This accessibility presents a significant risk factor for company liability and costs employers tens of thousands of hours in productivity every day. Tracking employee internet use is one way to decrease employer liability, and whether you agree with the principles behind net monitoring, many companies agree it’s a necessary evil.
Internet abusers vary from top management workers in private offices watching hardcore porn, to the department assistant at a cubicle which spends 3 hours per day doing online shopping, making travel arrangements, and paying bills through the business Internet.
Defining Internet Abuse
Defining Internet abuse is the initial challenge, and creating a company-wide acceptable use policy (AUP) is your first step in the definition. An AUP defines what constitutes clear abuse in your organisation. What was acceptable online behaviour in one organisation might be unacceptable in another, so the AUP is a highly personalised policy, depending on the organisational mission? The organisation decides what lines will be drawn in regards to internet abuse.
The trick to a successful AUP execution in many organisations is very similar to other policy development issues at work. There must be “buy-in” in the “top”, in other words, the leaders of this organisation must agree to the fundamentals of this AUP and endeavour to push that coverage to the supervisors, managers and managers within the organisation. The most crucial phase of AUP development is determined by upper management “buy-in” and their willingness to demonstrate the significance of this coverage to the rest of the organisation.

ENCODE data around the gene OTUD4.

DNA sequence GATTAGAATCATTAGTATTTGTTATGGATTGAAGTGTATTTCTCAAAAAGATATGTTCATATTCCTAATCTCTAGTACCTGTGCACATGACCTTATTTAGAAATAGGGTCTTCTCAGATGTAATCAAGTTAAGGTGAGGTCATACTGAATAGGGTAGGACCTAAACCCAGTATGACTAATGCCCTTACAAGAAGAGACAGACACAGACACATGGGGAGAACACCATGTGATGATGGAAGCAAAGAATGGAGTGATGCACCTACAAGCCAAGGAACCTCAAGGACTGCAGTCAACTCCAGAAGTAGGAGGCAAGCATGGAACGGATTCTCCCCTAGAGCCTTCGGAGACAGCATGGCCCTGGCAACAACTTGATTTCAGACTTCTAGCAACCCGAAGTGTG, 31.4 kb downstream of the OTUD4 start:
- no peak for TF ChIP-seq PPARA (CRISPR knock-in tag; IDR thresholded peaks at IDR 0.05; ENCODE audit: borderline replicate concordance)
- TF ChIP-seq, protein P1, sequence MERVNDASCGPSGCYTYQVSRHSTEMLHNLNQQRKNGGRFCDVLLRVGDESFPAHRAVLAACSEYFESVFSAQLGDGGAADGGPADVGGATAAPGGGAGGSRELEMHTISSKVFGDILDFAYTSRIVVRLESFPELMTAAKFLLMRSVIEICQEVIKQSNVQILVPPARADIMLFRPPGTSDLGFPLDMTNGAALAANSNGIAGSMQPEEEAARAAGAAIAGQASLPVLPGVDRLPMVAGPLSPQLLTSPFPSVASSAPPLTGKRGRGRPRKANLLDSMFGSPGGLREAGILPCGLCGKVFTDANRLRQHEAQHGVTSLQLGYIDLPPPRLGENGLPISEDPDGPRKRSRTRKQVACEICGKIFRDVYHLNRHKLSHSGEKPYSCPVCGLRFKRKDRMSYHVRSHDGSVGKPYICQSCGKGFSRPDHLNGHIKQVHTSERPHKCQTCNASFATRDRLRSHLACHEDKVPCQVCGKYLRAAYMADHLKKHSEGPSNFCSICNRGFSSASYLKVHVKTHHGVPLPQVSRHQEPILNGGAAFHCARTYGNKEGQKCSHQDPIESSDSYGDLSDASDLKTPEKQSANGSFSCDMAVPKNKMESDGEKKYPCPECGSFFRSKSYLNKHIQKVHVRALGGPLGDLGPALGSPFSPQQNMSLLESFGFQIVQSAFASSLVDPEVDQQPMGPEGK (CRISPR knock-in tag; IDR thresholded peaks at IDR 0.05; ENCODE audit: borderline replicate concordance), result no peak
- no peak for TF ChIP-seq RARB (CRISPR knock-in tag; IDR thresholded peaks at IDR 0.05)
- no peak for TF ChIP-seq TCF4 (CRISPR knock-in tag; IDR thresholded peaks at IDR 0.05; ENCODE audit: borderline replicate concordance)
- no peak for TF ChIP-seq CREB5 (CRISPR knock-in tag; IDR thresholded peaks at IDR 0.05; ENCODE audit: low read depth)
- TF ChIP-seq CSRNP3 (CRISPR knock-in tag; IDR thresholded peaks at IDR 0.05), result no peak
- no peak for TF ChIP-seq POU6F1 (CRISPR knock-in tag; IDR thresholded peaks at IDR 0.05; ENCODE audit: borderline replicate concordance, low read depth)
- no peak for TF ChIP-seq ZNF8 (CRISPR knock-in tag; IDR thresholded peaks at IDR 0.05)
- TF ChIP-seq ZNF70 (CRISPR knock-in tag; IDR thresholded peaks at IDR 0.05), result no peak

Maintaining a series of Internet workshops together with the employees of your company is one way to present your new acceptable use policy. As an educational session, an online seminar can handle the sensitive issues surrounding clear abuse in an open forum where employees can ask questions and offer input at a non-confrontational setting.
During the online workshop, the company can start to educate the workers about Internet abuse and give them an opportunity to reevaluate their internet habits on the job. It’s essential to be as open as possible with your workers regarding your preferred methodology for enforcing the AUP.
For instance, if the company has chosen to employ internet blocking technologies, the AUP should specify the specific kinds of websites which will be blocked, for example, many organisations block porn, “gross depictions” and “hate” sites. Discussing the types of places the organisation has chosen to prevent and answering questions concerning the reasons for blocking will reinforce the organisational mission, and demonstrate the kinds of sites which are inappropriate in your organisation.
If your organisation tracks and report on employee web access, the workshop will provide you with an opportunity to show the workers what the stories look like, and go over the circumstances in which they’ll be used. Taking the mystery out of what the company is planning about internet monitoring and blocking will decrease employee speculation and establish new expectations throughout the organisation.
Issues with Internet Monitoring
The technical facets of blocking site access and monitoring employee internet access aren’t without problems. The software for blocking sites has progressed tremendously over the last five years; nonetheless, there are still problems with blocking “all” inappropriate sites and blocking sites that you didn’t mean to prevent. No system is perfect, and you’ll require assistance from your chosen software/hardware vendor as well as your information systems division.
If at all possible, it’s always better to meet, in person, with the seller representatives before the purchase of any online monitoring software. If you have an information systems department, be sure that they are involved from the beginning of the project to help address some technical issues that the new system could deliver.